Three Upper Peninsula tribes to receive federal grants

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U.S. Attorney Andrew Birge today announced that, as part of a nationwide rollout, the Department of Justice has awarded $2,438,323 in grants to improve public safety, serve victims of crime, and support youth programs in tribal communities in the Western District of Michigan.

“The Department of Justice is pleased to make the Coordinated Tribal Assistance Solicitation available to federally recognized tribes, providing a transparent and simple process to apply for grants that best suit the needs of their community,” said Associate Attorney General Vanita Gupta. “This one-step app gives tribes access to critical resources to help them meet the critical public safety needs of their communities.”

“These awards underscore the Department of Justice’s commitment to helping federally recognized tribes keep their communities safe,” said U.S. Attorney Birge. According to the Bureau of Justice Statistics, more than four out of five American Indian and Alaska Native adults have experienced some form of violence in their lifetime. This equates to almost three million people who have been victims of harassment, sexual violence, psychological attacks or physical violence from intimate partners.

“Each year, the department invests millions of dollars to help our tribal partners address the challenges of violent crime and domestic violence in their communities and strengthen their public safety infrastructure,” said Acting Assistant Attorney General Amy. L. Solomon for the Office of the Department of Justice. Court programs. “We are pleased to support the essential work that Tribal Nations are undertaking in communities across the country. More than $73 million will be awarded through CTAS, a streamlined application that helps tribes apply for tribe-specific grant programs that improve law enforcement and tribal justice practices, expand services to victims and support crime prevention and intervention efforts. The CTAS grants are administered by OJP ($48 million) and the Office of Community Oriented Policing (COPS Office) ($25 million).

“These grants provide vital resources to tribal law enforcement and their communities by providing equipment and training, as well as resources to help officers understand and better serve their communities in areas of domestic violence. , harassment and sex trafficking, and to mitigate the harmful effects of drug addiction. and crime have on individuals and their families,” said Acting Director Robert Chapman of the PSC office. The COPS office also awarded $400,000 to Western Oregon University to create an innovative, structured, tribal-centered approach to improving the functioning of the criminal justice system to address the concerns of Native American and Indigenous communities across the country. Alaska regarding missing and murdered Indigenous peoples, especially missing and murdered women and girls.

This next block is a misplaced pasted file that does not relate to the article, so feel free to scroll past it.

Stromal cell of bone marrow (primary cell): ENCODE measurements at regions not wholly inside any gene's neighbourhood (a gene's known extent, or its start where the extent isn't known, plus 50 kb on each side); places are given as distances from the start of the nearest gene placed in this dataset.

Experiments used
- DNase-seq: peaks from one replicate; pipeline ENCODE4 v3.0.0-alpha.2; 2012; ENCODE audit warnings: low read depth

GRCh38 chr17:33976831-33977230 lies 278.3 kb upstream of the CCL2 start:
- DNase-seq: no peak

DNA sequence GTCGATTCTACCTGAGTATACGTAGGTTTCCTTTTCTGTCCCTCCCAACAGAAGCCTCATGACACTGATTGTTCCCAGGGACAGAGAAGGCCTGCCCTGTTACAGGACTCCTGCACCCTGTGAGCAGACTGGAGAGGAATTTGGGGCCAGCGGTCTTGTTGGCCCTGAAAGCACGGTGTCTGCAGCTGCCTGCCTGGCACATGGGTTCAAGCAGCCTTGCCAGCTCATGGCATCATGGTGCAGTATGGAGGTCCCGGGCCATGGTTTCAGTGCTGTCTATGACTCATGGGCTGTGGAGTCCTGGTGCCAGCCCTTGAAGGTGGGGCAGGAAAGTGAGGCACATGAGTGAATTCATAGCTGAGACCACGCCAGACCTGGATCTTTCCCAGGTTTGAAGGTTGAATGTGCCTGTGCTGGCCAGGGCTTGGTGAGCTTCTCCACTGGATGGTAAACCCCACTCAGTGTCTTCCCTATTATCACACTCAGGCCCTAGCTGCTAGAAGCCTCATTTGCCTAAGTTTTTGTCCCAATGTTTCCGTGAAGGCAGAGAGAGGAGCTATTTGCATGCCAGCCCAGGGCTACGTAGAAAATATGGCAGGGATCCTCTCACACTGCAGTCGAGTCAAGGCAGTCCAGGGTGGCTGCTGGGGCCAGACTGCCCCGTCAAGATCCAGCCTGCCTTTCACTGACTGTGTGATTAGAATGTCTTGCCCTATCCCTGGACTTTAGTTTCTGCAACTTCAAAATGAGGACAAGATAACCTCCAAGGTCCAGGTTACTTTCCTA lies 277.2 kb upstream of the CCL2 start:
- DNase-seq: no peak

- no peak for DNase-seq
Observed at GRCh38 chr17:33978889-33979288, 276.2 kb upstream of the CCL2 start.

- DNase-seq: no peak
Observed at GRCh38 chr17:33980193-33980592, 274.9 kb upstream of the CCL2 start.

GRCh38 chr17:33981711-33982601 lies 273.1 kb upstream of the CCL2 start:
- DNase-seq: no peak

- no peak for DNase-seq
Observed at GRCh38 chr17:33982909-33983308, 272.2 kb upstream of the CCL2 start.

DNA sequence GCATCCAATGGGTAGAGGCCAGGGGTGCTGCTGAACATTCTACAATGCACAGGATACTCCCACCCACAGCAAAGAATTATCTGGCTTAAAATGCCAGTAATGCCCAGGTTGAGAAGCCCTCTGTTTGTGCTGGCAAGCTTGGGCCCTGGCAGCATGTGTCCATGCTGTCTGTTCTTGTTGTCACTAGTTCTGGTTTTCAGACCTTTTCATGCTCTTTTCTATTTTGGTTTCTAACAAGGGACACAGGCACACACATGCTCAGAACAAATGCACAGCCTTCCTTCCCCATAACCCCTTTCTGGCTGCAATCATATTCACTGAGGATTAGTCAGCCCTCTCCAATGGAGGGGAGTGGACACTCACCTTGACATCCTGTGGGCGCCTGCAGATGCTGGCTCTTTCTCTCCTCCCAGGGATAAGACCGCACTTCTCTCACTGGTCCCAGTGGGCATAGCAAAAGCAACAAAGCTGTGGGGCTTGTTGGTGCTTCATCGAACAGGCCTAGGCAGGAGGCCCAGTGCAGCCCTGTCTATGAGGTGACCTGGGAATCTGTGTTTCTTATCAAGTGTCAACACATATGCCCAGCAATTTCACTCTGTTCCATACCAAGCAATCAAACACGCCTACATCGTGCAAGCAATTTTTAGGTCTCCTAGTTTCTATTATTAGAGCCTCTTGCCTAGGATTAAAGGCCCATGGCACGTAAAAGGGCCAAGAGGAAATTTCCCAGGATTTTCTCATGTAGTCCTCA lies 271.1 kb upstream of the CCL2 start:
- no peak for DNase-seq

In addition to CTAS funding, OJP has awarded more than $100 million through the Tribal Victim Services Set-Aside to improve services for victims of crime in tribal communities. OJP’s Office for Victims Crime is supporting tribal beneficiaries with capacity building, training and technical assistance (over $6.8 million) and an updated Tribal Resource Tool (199 $999), which maps the availability of victim services in tribal communities.

An additional $2.9 million will be awarded under the Child Justice Act partnership to tribes to improve the handling of cases centered on criminal child abuse and neglect. The department also funded $6.5 million through OJP’s Office of Sex Offender Sentencing, Supervision, Registration, and Tracking to help tribes comply with federal law. on registration and notification of sex offenders.

The following tribes in the Western District of Michigan received funding:

• Bay Mills Indian Community: $508,245 o Tribal Youth Program (OJJDP)

Old Desert Lake Band of Chippewa Indians of Lake Superior: $851,176 o Tribal Justice Systems (BJA)

Sault Sainte Marie Tribe of Chippewa Indians$1,078,902 o Public Safety and Community Policing (COPS Office): $628,902 o Children’s Justice Act Partnerships for Indian Communities (OVC): $450,000

Information about the Office of Justice Programs’ fiscal year 2021 grants is available online at the OJP grants page: https://www.ojp.gov/fy21-ojp-grant-awards. The page will be updated as rewards are released. Information about grants awarded by the COPS office for fiscal year 2021 is available online at the COPS grants page: https://cops.usdoj.gov/grants.

The Office of Justice Programs provides federal leadership, grants, training, technical assistance and other resources to improve the nation’s ability to prevent and reduce crime, advance racial equity in the administration of justice, help victims and strengthen the rule of law.

For more information about OJP and its components, visit www.ojp.gov. The COPS Office is the component of the United States Department of Justice charged with advancing the practice of community policing by state, local, territorial, and tribal law enforcement agencies nationwide through information and grants. For more information about the COPS office, go to https://cops.usdoj.gov/.

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